TABLE 2-1 U.S. Per Capita Consumption of Meat, Dairy Products, and Eggs in 2001

Product

Retail weight per year (kilograms)

Broiler chicken

34.7

Beef

30.0

Pork

22.8

Turkey

7.9

Milk and products

264.4a

Eggs

252.6b

 

a1998, kilograms of milk equivalent on a milk fat basis (USDA, 1999b).

bNumber rather than kilograms.

SOURCE: USDA (2002c, p.11)

and products are unrestricted. Producers respond to market prices for livestock and their products and to prices of feed ingredients by increasing production following periods of high profit and decreasing production following periods of losses. Biological lags in production response are a fundamental characteristic of livestock agriculture. The gestation or hatching periods of livestock and poultry plus the period from birth to market weight or to milk or egg production impose minimum times in which livestock and poultry farmers can respond to price or profit signals. This period approaches one year for swine and two to three years for cattle. Broiler producers are able to respond within a few months, while egg and turkey producers may require 6 to 18 months to respond. The result of the lagged response is a cycle in production, prices, and profits as producers are constantly adjusting output by expanding or exiting production. Prices and profits in any single year may not be representative of the equilibrium price and profit of a livestock sector due to the length of cycles in prices and profits. Volatility in prices is evident. Feed cost is generally the largest component of total cost and varies directly with ingredient (corn, soybean meal, hay) prices. Recent U.S. Department of Agriculture (USDA) benchmark cost series show feed to be about 60 percent of the cost of broilers, turkeys, table eggs, and pigs. Feed is more than 70 percent of the benchmark cost of weight gain in high plains cattle feeding operations. Volatile prices for feed ingredients and market animals, combined with biological lags in production response, result in extremely volatile profit margins. Extended periods of losses (sometimes severe) and profits are common in the livestock sector.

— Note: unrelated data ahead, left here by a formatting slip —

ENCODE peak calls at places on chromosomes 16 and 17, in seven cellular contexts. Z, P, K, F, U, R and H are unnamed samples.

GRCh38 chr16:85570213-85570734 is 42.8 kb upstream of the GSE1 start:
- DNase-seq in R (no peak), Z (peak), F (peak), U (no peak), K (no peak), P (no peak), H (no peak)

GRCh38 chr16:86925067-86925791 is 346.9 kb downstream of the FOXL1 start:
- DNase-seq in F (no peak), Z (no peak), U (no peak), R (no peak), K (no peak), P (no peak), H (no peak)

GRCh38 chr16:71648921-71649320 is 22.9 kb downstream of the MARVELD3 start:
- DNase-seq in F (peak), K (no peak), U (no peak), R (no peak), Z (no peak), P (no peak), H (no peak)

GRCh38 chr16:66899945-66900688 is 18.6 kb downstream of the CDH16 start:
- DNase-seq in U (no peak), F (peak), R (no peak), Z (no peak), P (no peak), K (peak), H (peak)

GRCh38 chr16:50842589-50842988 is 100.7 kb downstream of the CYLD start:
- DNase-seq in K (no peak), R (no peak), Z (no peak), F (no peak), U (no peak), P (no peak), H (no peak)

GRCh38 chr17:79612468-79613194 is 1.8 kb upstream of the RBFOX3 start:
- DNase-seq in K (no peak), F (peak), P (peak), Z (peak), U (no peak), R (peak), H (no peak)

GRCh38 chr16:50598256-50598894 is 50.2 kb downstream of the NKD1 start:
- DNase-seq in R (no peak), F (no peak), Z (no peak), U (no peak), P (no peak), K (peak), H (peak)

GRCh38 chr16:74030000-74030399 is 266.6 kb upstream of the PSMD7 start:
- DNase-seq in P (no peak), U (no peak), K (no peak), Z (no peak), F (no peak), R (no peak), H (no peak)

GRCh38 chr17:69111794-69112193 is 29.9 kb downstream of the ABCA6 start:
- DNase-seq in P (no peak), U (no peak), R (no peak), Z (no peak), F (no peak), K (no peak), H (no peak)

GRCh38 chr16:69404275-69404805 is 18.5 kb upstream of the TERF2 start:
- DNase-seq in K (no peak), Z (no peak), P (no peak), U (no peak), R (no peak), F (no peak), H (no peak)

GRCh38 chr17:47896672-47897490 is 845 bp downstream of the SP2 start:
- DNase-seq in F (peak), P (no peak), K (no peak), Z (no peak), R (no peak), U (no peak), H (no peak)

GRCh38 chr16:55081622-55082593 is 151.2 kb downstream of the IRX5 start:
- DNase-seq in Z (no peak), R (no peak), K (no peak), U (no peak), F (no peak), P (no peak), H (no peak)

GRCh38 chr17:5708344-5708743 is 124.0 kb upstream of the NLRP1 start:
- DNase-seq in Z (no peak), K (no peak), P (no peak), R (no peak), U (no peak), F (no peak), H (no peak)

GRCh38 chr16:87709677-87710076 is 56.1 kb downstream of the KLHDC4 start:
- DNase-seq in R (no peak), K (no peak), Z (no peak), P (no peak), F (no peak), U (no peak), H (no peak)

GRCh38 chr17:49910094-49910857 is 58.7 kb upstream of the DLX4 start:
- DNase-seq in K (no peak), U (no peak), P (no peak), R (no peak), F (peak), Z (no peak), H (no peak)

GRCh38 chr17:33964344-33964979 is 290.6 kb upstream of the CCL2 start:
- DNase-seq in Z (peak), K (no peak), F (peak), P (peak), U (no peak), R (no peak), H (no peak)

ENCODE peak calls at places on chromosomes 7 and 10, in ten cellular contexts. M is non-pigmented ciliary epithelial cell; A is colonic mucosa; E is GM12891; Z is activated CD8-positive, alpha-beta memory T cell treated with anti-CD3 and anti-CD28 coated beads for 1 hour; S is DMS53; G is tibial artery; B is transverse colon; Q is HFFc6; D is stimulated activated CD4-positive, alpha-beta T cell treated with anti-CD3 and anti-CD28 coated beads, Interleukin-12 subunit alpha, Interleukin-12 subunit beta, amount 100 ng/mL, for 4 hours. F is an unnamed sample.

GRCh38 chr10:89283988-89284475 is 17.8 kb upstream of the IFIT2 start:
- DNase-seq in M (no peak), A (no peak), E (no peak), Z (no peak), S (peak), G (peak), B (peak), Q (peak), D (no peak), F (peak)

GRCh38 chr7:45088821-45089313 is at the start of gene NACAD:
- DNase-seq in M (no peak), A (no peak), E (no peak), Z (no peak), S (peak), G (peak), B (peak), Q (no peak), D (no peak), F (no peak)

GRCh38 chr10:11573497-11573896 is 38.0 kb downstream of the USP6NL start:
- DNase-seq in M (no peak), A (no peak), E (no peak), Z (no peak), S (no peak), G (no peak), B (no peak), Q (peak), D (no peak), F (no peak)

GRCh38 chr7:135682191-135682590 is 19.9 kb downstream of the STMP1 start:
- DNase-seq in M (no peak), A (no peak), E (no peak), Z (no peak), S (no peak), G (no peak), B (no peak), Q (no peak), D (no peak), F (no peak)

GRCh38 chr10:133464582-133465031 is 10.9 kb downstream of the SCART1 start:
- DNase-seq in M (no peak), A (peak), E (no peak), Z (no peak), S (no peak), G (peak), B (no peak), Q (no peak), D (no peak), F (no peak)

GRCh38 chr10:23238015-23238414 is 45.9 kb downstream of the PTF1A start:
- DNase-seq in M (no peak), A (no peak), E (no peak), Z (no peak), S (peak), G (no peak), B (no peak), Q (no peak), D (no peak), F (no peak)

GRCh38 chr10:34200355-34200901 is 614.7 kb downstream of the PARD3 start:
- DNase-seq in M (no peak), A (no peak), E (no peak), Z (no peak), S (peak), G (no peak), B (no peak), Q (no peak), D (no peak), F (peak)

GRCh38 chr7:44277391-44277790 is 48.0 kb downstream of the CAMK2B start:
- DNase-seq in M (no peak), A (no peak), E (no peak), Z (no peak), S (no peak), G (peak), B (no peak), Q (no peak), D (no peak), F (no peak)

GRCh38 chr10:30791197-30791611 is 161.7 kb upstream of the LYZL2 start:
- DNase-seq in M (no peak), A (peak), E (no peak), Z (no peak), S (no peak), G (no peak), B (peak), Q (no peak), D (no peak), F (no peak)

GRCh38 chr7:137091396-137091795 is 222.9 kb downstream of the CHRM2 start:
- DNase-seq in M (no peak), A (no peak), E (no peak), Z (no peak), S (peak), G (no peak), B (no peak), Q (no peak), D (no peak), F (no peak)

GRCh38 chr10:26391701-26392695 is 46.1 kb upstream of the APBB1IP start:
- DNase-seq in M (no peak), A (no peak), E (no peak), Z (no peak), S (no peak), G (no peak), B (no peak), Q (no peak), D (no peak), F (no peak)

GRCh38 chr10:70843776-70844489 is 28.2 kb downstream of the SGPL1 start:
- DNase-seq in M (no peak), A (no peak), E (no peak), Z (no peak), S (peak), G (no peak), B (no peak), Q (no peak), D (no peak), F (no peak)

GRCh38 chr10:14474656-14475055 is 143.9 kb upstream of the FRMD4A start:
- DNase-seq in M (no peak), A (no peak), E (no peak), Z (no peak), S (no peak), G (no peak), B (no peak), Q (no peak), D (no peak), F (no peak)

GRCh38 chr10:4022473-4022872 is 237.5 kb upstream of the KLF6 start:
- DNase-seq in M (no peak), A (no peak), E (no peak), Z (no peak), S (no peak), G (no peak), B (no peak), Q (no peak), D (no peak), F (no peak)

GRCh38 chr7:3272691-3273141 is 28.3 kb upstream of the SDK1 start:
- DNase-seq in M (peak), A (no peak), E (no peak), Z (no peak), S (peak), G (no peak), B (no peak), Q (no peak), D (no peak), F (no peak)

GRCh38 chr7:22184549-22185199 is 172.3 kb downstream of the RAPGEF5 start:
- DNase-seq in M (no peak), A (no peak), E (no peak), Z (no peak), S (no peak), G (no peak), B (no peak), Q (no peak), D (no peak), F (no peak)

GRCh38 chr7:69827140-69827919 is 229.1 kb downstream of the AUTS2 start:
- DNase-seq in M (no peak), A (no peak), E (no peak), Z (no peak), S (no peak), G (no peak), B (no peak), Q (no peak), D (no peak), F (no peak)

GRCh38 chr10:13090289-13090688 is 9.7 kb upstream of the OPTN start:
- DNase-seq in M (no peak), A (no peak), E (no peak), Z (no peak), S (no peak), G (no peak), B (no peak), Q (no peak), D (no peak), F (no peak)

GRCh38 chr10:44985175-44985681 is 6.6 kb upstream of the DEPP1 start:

Confined animal feeding operations have a large share of the nation’s livestock and account for an equal or larger share of the products. For example, beef cattle feedlots with more than 1000 head of cattle, which sold an average of



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